New this year, at the southeast corner of Lake Tahoe, sits the 350-room Sahara-Tahoe Resort Hotel, built by Del Webb, who also has properties in Las Vegas, Phoenix, San Francisco, San Diego and Fresno. Aside from a plush casino, this $25,000,000 resort complex features the 450-seat Aspen Grove Theatre-Lounge, which offers lavish revues in the evening from eight-thirty to midnight. Opening before the end of the year will be the 900-seat High Sierra Showroom, designed to provide big-name entertainment, Broadway shows, concerts, and even basketball games. Some of the "names" already cooked: Robert Goulet, Nancy Wilson, Jack Carter, Donald O'Conner and Milton Berle. On top of all this, there's a lounge with continuous entertainment, sumptuous dining, elegant décor, access for guests to four nearby golf courses, and air-conditioning or heating, depending on the time of year. Arrangements will also be made for water sports, skiing, mountain climbing, fishing and hiking.
Long famous on the Tahoe scene is Harrah's (also with a club in Reno), which has drawn top names to its stage for years, and has developed an enviable reputation as a place for gourmet dining. Among the top entertainers who have appeared here (and in Reno) are Jack Benny, Sammy Davis, Jr., Harry Belafonte, Danny Thomas, Red Skeleton, Danny Kaye, Mitzi Gaynor, Liberace and Marlene Dietrich, all in the South Shore Room, which seats 750. The theater-lounge presents such entertainers as the Mary Kaye Trio, the Lancers, the Kirby Stone Four, and Louis Prima. There is also a large casino area, a bingo room (open daily), the Stateline Restaurant, a snack bar, and the Stateline Race Book, with direct lines to five major race tracks, just adjacent to the main building.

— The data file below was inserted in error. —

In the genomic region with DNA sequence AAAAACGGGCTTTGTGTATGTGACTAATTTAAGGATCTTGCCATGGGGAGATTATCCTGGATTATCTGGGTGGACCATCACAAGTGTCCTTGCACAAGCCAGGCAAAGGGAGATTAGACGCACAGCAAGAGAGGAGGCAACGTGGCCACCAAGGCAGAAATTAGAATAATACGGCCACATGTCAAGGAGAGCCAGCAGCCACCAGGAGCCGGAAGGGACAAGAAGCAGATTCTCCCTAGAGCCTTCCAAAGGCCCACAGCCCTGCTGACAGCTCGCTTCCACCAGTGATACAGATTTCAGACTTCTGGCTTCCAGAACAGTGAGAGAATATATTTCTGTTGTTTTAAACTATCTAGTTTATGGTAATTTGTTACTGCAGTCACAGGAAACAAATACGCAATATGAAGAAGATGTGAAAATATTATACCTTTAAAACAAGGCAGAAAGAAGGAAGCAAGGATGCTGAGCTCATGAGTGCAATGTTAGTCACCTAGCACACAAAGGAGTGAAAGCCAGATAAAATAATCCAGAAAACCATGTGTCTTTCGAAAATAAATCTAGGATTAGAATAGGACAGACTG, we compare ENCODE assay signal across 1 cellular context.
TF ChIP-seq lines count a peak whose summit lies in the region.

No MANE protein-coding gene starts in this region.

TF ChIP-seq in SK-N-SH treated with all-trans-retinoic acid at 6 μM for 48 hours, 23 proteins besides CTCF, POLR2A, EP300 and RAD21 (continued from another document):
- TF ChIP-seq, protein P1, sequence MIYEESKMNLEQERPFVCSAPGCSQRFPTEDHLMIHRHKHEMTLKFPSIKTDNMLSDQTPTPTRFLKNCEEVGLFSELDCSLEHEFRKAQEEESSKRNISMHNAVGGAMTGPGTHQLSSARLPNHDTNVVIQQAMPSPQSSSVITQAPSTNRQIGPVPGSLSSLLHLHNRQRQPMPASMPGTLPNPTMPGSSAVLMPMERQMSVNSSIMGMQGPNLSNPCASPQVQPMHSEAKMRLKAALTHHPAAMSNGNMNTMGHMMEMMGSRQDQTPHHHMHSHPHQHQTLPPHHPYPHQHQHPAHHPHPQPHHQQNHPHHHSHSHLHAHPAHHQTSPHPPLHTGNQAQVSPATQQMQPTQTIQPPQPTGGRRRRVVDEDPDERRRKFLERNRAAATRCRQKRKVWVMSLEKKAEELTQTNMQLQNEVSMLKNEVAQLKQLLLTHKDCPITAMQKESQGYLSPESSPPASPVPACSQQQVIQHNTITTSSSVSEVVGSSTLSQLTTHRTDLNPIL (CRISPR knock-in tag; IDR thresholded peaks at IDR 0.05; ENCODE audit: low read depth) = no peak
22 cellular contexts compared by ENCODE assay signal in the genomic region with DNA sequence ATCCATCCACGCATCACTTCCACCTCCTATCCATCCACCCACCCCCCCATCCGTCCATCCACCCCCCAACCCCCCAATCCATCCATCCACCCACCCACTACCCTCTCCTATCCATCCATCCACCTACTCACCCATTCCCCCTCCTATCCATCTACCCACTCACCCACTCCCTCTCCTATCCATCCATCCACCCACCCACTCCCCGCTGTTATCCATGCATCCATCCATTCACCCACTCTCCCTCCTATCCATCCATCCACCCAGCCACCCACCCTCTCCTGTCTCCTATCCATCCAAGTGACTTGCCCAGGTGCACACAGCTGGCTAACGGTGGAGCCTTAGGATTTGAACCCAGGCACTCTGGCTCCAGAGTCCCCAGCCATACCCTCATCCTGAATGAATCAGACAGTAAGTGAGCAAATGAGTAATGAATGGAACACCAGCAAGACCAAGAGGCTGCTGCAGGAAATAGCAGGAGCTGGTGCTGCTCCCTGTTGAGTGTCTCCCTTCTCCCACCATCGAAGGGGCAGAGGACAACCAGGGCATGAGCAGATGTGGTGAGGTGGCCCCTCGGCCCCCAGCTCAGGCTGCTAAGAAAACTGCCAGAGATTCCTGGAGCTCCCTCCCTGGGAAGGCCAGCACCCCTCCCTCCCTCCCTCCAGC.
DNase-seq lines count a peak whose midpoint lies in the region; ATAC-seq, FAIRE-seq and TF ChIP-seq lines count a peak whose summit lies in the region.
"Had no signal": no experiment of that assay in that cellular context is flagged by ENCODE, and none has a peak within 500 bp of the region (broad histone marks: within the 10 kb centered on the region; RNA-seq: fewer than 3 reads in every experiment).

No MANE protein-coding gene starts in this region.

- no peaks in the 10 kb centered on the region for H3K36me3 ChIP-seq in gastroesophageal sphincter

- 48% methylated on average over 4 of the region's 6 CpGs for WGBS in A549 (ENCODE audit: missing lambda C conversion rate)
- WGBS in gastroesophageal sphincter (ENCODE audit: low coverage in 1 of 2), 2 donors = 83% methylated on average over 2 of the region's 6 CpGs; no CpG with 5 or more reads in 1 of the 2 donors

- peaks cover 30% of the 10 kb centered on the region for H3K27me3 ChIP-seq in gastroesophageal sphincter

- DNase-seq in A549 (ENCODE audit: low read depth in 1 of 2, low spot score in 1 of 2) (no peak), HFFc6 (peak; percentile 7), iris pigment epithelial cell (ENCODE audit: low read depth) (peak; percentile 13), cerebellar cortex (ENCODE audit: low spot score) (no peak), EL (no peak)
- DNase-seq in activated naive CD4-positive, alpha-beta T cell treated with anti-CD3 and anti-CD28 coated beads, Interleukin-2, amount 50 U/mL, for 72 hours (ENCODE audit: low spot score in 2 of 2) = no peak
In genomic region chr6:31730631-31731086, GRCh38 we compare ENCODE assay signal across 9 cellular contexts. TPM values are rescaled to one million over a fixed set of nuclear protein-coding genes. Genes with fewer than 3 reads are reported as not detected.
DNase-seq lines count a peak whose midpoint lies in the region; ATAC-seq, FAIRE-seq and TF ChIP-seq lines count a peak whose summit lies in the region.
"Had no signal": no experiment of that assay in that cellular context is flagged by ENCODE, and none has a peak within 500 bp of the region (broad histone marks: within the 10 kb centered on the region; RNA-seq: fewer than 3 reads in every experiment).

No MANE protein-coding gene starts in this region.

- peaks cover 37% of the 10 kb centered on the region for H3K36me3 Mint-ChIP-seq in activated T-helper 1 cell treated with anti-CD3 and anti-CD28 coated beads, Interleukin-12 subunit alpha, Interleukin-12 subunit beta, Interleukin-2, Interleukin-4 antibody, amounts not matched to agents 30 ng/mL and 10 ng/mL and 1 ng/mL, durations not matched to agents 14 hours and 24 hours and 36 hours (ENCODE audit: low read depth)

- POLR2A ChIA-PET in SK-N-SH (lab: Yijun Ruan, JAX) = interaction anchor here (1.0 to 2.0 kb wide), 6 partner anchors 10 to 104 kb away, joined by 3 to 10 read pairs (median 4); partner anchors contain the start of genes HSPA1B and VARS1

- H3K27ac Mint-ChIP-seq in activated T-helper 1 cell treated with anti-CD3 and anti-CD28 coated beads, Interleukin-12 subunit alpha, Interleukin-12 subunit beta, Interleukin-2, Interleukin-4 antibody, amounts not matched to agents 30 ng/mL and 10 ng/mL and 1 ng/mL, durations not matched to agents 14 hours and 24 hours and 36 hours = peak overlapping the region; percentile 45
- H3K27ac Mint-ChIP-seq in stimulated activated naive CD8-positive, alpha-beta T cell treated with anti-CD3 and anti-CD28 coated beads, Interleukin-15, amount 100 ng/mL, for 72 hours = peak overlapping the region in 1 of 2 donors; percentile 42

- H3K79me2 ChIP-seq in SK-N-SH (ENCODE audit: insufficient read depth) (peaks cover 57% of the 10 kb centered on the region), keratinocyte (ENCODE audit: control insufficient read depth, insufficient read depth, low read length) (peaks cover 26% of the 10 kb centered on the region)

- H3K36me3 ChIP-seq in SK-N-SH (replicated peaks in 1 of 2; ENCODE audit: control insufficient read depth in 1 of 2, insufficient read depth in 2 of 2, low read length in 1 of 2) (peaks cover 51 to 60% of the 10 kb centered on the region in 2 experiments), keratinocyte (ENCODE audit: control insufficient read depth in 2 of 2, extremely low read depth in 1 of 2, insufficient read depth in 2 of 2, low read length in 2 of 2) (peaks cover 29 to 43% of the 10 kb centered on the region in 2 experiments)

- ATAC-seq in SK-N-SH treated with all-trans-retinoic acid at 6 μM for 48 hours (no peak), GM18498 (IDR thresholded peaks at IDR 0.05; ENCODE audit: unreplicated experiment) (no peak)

Also in the Tahoe are is Harvey's Wagon Wheel Resort Hotel and Casino, which rises eleven stories high, offers around-the-clock dining, eight bars and cocktail lounges, an Entertainment Pavilion, and a sweeping view of Lake Tahoe and the Sierra-Nevada Mountains from the "Top of the Wheel" dining room, serving Polynesian specialties. Room rates for a double start at $18. Barney's Casino, also on the South Shore, has a card room and various other games of chance, all just one black from the California border.
One this note, it's time we moved over for a visit to Reno. There are three routes linking Lake Tahoe with Reno, which bills itself as "the biggest little city in the world." If you travel via Route 40, the distance is forty-nine miles; four miles; and by way of Highways 395 and 50, about forty-six miles. The Mt. Rose route is considered especially dramatic, with memorable views of Lake Tahoe, Reno and the Washoe Valley.